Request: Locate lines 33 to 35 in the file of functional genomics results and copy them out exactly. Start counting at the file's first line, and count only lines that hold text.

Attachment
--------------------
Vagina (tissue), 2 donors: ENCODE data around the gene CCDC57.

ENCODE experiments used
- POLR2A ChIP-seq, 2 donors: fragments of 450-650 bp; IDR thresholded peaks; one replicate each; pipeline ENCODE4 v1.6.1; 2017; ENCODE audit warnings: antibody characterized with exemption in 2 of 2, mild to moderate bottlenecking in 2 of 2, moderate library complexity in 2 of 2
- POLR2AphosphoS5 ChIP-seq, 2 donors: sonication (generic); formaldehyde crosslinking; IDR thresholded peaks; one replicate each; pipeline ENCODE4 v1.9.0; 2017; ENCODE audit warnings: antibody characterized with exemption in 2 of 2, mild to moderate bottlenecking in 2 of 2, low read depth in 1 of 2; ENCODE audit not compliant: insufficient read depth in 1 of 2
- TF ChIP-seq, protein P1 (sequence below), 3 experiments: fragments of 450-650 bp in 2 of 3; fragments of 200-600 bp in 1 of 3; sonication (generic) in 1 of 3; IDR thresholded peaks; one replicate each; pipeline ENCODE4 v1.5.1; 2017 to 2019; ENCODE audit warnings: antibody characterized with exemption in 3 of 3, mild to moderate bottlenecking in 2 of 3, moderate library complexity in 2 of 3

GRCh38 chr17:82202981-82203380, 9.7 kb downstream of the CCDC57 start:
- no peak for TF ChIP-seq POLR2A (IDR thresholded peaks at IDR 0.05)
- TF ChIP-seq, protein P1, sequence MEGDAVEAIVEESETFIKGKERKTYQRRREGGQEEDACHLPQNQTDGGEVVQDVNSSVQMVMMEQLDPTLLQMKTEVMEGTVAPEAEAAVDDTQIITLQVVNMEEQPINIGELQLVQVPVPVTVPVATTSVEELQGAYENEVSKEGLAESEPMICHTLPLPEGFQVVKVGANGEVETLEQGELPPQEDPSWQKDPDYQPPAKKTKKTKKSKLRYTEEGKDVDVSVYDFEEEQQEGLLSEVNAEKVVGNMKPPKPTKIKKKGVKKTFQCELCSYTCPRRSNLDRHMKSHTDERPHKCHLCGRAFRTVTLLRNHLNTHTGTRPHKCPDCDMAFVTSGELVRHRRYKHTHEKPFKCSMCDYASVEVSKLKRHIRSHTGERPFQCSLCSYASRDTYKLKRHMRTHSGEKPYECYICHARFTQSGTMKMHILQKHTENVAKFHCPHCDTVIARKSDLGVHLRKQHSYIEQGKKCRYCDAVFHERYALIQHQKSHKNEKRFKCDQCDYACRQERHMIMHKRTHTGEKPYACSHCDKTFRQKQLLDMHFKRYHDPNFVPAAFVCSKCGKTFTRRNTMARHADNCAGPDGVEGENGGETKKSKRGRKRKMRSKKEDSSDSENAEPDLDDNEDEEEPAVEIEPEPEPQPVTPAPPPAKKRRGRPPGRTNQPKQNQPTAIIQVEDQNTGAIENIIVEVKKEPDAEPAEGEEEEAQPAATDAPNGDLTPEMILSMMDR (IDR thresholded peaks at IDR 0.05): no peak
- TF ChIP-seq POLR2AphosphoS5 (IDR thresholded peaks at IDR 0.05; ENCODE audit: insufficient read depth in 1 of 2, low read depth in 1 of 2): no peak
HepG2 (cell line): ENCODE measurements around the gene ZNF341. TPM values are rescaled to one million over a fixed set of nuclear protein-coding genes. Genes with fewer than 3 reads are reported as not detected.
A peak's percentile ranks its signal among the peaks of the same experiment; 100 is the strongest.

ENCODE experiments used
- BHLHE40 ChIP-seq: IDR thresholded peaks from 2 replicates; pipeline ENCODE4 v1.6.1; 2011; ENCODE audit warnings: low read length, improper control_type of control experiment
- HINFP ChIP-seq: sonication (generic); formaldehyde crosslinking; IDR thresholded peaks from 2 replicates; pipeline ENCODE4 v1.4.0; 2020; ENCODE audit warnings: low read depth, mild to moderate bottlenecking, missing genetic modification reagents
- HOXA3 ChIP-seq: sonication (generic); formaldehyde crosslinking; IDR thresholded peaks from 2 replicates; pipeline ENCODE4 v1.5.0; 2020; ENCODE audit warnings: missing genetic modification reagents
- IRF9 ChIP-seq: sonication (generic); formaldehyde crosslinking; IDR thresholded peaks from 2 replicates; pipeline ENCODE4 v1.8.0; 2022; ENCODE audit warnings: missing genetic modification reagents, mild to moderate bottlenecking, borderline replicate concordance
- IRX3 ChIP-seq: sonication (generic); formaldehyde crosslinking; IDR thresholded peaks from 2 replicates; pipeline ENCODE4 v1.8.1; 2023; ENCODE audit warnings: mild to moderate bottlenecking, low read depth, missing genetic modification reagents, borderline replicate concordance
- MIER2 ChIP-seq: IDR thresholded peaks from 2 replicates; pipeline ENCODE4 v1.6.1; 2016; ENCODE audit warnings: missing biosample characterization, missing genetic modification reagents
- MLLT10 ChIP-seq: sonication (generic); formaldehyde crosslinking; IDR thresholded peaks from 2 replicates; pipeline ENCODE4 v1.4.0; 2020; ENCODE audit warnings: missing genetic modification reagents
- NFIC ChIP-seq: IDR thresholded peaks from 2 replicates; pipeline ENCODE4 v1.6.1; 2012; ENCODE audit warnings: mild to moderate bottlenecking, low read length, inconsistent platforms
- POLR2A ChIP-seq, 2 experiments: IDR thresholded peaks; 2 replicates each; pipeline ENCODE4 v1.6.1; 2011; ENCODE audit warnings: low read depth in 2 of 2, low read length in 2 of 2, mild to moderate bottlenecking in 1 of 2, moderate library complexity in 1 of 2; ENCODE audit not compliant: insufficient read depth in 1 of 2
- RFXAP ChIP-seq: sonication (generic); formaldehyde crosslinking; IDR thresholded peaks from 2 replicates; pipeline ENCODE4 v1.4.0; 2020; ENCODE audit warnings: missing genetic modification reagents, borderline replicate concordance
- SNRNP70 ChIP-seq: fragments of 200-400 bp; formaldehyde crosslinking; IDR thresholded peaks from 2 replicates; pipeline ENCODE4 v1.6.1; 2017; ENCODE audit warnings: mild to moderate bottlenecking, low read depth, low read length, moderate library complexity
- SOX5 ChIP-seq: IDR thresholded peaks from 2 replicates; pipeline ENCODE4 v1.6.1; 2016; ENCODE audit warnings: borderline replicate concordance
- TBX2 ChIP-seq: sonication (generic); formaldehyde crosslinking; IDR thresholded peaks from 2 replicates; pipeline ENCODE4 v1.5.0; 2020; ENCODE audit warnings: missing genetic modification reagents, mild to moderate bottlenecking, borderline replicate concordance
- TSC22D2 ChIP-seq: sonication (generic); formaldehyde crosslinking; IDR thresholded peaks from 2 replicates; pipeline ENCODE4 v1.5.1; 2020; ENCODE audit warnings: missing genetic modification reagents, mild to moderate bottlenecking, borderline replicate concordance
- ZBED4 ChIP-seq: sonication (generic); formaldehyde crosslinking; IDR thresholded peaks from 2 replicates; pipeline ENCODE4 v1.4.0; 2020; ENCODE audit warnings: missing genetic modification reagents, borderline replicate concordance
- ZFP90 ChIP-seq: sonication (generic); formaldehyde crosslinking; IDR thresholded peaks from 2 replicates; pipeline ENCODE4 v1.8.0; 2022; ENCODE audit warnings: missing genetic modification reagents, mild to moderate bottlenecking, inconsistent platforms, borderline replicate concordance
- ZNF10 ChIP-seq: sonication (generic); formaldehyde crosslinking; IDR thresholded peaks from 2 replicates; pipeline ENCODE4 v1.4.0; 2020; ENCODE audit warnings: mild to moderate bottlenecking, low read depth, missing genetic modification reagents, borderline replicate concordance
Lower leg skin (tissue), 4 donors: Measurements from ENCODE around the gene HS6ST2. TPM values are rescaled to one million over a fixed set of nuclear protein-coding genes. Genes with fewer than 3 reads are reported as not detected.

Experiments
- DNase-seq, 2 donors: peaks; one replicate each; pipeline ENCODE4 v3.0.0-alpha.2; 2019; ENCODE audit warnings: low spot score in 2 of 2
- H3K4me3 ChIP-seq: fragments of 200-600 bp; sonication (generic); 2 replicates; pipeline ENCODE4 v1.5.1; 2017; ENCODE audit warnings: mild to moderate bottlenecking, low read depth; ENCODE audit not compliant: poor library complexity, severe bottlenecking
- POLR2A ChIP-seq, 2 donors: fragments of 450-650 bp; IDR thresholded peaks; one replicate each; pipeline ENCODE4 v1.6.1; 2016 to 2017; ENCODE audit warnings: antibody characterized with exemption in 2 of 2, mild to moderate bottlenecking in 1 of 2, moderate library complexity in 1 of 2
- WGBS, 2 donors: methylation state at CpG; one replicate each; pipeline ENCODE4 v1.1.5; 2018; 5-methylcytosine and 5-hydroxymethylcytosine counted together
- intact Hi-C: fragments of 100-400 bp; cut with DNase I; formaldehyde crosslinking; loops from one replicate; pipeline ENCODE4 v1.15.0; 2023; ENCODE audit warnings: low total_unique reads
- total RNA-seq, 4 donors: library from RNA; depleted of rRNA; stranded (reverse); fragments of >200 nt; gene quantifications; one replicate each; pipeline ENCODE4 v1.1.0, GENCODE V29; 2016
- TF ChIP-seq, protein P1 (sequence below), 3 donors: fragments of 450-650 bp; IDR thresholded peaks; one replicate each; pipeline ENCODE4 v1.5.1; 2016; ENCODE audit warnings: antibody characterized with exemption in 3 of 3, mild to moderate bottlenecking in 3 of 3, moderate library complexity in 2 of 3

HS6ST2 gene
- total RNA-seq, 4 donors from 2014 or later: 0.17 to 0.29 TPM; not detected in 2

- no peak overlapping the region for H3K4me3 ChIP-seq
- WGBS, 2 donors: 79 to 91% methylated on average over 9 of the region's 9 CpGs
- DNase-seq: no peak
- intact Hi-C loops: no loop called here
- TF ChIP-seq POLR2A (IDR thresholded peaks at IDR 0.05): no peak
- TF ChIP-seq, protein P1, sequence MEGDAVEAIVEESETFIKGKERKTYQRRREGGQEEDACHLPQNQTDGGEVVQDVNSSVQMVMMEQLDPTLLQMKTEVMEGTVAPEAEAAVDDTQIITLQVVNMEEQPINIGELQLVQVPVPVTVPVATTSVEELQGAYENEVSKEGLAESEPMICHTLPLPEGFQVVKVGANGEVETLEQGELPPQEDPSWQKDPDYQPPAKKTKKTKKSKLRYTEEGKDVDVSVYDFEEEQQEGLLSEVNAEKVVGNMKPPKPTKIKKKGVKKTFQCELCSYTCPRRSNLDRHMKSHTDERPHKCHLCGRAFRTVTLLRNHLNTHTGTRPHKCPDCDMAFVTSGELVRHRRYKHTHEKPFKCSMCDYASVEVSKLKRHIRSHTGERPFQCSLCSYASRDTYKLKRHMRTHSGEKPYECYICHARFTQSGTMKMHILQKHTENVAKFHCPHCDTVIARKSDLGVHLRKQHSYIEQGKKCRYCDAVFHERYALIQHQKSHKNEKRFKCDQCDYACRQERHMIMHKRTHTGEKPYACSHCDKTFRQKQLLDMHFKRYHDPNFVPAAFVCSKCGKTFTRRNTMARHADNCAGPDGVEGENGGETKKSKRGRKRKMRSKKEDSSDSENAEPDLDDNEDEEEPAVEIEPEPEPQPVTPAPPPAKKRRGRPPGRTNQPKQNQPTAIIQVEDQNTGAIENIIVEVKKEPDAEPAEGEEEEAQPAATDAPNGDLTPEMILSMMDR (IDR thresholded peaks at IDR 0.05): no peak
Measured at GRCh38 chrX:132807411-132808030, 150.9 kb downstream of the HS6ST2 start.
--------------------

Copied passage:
- H3K4me3 ChIP-seq: fragments of 200-600 bp; sonication (generic); 2 replicates; pipeline ENCODE4 v1.5.1; 2017; ENCODE audit warnings: mild to moderate bottlenecking, low read depth; ENCODE audit not compliant: poor library complexity, severe bottlenecking
- POLR2A ChIP-seq, 2 donors: fragments of 450-650 bp; IDR thresholded peaks; one replicate each; pipeline ENCODE4 v1.6.1; 2016 to 2017; ENCODE audit warnings: antibody characterized with exemption in 2 of 2, mild to moderate bottlenecking in 1 of 2, moderate library complexity in 1 of 2
- WGBS, 2 donors: methylation state at CpG; one replicate each; pipeline ENCODE4 v1.1.5; 2018; 5-methylcytosine and 5-hydroxymethylcytosine counted together